Get into the spirit of party season

whisky in glencairn glass

Whisky is always popular at this time of year but it should not be taken for granted

WHISKY is a drink with strong ties to the festive season – popular as both a Christmas gift and the traditional tipple to bring in the new year.

As a result, the national spirit tends to have a broad appeal towards the end of the year.
Stewart Pennington, a business advisory partner and deputy head of food and drink at accountancy firm Johnston Carmichael, said the festive season “is always an important time for the industry and there is clearly a belief, given the number of new distillery projects in the pipeline, that the market for whisky in particular is strong and ever expanding”.

“Christmas and Hogmanay tends to see an uptick in sales in age statement, rare and expensive whisky, however it does also provide another ideal opportunity to reach new audiences,” said Pennington.

“It will be an important trading window in light of recent times and ongoing economic headwinds in the UK.”

The importance of on-trade

And the on-trade continues to have an important part to play in fostering a taste for whisky.

That was the view of Jaclyn McKie, marketing manager at Isle of Arran Distillers, who said: “This is the most social time of year where more people are out and about in on-trade venues, socialising in groups that they perhaps don’t routinely socialise with.

“This can encourage people to try something different to what they would usually choose and as such it’s the opportunity to introduce them to different whisky styles and serves.”
She added that from a distiller’s point of view the most important thing is to make sure that people have the opportunity to try whisky by the dram.

“This is why the on-trade is important to us,” she continued, “to showcase our brands and allow people to discover more about them before committing to the purchase of a full bottle to have at home or to gift to someone else at this time of year.”

McKie said that during this festive season, Arran is giving on-trade customers priority access to its new Lagg single malt to introduce the new brand.

Looking beyond the traditional dram

Glenfiddich brand ambassador, Mark Thomson, agreed that winter presents an opportunity to boost whisky sales – and he encouraged licensees to look beyond the traditional dram.

“Typically, whisky has a buoyant time at Christmas as the colder nights draw in,” said Thomson, “but that doesn’t mean a focus on half and half pairings or cocktails such as mulled apple spiced with whisky can’t lift sales even further.”

Glenfiddich’s sister distillery, The Balvenie, also wants to attract spirits drinkers that it calls ‘curious’ about single malt.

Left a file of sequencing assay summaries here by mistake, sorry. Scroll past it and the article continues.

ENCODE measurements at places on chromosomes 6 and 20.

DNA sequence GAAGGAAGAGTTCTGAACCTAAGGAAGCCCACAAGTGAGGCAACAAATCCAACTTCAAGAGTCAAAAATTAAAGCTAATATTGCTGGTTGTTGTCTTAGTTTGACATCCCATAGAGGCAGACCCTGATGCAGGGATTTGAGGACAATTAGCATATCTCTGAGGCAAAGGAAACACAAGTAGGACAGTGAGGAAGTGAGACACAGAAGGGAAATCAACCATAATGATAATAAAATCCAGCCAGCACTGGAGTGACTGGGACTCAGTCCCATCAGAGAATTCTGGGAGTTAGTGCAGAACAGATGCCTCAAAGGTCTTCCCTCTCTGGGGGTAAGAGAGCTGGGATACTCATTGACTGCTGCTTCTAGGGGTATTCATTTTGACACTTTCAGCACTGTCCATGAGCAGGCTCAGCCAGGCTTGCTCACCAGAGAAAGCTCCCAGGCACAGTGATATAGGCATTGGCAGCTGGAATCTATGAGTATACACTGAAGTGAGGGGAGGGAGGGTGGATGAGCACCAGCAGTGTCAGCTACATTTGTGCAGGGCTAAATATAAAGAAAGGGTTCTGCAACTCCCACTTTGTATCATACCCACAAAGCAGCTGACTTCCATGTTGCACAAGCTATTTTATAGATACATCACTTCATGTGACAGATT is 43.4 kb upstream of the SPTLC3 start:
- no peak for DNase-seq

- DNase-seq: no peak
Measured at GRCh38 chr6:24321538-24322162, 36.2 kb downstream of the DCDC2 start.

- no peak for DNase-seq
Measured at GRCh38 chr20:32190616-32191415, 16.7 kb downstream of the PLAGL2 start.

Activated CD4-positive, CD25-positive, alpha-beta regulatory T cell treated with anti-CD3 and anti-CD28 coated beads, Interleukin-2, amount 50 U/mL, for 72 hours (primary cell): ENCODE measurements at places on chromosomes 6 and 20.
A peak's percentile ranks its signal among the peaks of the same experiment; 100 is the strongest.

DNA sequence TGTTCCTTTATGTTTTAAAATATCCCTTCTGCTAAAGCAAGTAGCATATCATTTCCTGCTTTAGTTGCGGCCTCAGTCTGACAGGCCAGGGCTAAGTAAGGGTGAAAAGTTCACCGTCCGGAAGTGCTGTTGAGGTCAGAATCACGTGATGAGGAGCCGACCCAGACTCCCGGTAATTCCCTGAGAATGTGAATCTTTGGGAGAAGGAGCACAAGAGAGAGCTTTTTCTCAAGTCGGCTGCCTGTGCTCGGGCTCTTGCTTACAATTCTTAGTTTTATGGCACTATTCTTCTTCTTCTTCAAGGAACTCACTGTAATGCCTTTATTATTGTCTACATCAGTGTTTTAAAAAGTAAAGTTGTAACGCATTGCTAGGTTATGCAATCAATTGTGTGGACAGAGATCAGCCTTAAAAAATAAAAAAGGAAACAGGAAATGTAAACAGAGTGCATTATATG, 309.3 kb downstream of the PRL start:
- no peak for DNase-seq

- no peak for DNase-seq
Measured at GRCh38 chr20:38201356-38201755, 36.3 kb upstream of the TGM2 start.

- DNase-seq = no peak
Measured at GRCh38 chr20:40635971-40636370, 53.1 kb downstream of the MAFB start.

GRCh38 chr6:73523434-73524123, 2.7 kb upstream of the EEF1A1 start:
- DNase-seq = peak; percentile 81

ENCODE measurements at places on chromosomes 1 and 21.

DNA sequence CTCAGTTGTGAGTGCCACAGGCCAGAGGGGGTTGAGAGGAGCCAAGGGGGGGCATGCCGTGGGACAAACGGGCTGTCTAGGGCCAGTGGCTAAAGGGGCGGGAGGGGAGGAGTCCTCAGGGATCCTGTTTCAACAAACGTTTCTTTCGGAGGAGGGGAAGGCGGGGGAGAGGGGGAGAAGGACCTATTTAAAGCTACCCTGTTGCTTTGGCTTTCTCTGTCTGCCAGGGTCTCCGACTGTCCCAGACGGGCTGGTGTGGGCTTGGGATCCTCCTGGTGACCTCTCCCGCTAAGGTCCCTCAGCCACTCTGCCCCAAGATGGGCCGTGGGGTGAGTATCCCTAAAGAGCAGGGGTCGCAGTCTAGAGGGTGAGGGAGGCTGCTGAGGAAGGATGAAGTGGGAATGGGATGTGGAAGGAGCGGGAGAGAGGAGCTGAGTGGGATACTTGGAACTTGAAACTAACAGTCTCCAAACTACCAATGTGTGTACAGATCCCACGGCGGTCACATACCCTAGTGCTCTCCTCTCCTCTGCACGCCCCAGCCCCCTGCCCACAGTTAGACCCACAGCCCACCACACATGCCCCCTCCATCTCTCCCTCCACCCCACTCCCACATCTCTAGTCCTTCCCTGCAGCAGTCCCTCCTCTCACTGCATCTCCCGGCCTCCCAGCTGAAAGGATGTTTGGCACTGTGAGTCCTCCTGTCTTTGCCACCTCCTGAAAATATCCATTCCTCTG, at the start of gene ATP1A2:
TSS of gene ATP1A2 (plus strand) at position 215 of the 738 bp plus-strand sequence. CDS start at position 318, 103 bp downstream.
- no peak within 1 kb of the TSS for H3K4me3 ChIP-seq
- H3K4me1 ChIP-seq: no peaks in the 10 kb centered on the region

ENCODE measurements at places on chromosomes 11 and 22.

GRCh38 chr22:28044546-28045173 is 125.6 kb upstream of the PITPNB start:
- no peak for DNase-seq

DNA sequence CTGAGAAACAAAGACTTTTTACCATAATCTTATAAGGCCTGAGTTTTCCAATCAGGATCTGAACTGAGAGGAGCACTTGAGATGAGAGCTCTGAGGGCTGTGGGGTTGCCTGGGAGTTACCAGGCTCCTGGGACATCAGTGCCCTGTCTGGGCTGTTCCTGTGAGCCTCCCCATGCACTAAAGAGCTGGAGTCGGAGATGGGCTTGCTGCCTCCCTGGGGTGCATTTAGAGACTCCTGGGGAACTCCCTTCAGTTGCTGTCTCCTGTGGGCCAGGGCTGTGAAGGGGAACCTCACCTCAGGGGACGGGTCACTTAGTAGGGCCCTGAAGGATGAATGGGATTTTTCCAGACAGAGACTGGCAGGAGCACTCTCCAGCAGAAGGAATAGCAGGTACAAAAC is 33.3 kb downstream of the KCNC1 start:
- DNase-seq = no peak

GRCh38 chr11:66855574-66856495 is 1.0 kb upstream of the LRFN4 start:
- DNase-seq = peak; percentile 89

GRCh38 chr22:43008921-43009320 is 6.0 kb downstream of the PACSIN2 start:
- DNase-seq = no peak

A spokesperson said: “Giving people incentives to try things they wouldn’t normally when they are feeling festive is useful.

“An idea could be a small concession on a higher-end whisky as a dram of the month so people feel like they are getting something special.

“Or use whisky in a warm cocktail to get them enjoying it in another way.”

Pol Roger Portfolio, the distributor of Glenfarclas, suggested that operators help consumers “delve into a whisky’s different flavours”.

Head of marketing, Megan Loveridge, said: “The flavour [profile] of a Glenfarclas is often reminiscent of festive flavours, with frequent tasting notes of sherried fruit and Christmas spices.

“Our 15 year old is described as Christmas cake in a glass.”

Adventurous whisky offerings

Online spirits retailer Caskshare advised that “if you really want to stand out from the crowd, stock whiskies that drinkers aren’t going to find on their local supermarket shelves”.
Managing director, John Robertson, expanded: ”Before anyone thinks that this sounds like an eye-wateringly expensive proposition, it doesn’t need to be when you can snap up a fine and rare malt by the bottle.”

Caskshare examples provided by Roberston included an 11 year old malt from Bruichladdich matured in a first-fill American barrel having previously sat in ex-bourbon, Andean, Amarone and Oloroso oak and a 13 year old first-fill ex-red wine barrique from Benrinnes.

Above all, brand owners encouraged bar operators to be adventurous in their whisky offers.
The Balvenie spokesperson said: “Too often, single malt has been put in the ‘neat only’ corner, but as consumers continue to be more wary of their spend, we also continue to see the drink less but better mentality around.

“So if you offer a higher-end cocktail, for instance, using single malt it’s a great way to understand if your customer base is willing to have one or two of those, rather than a few more at a lesser price point.

“It allows consumers to try something special while helping with margins.”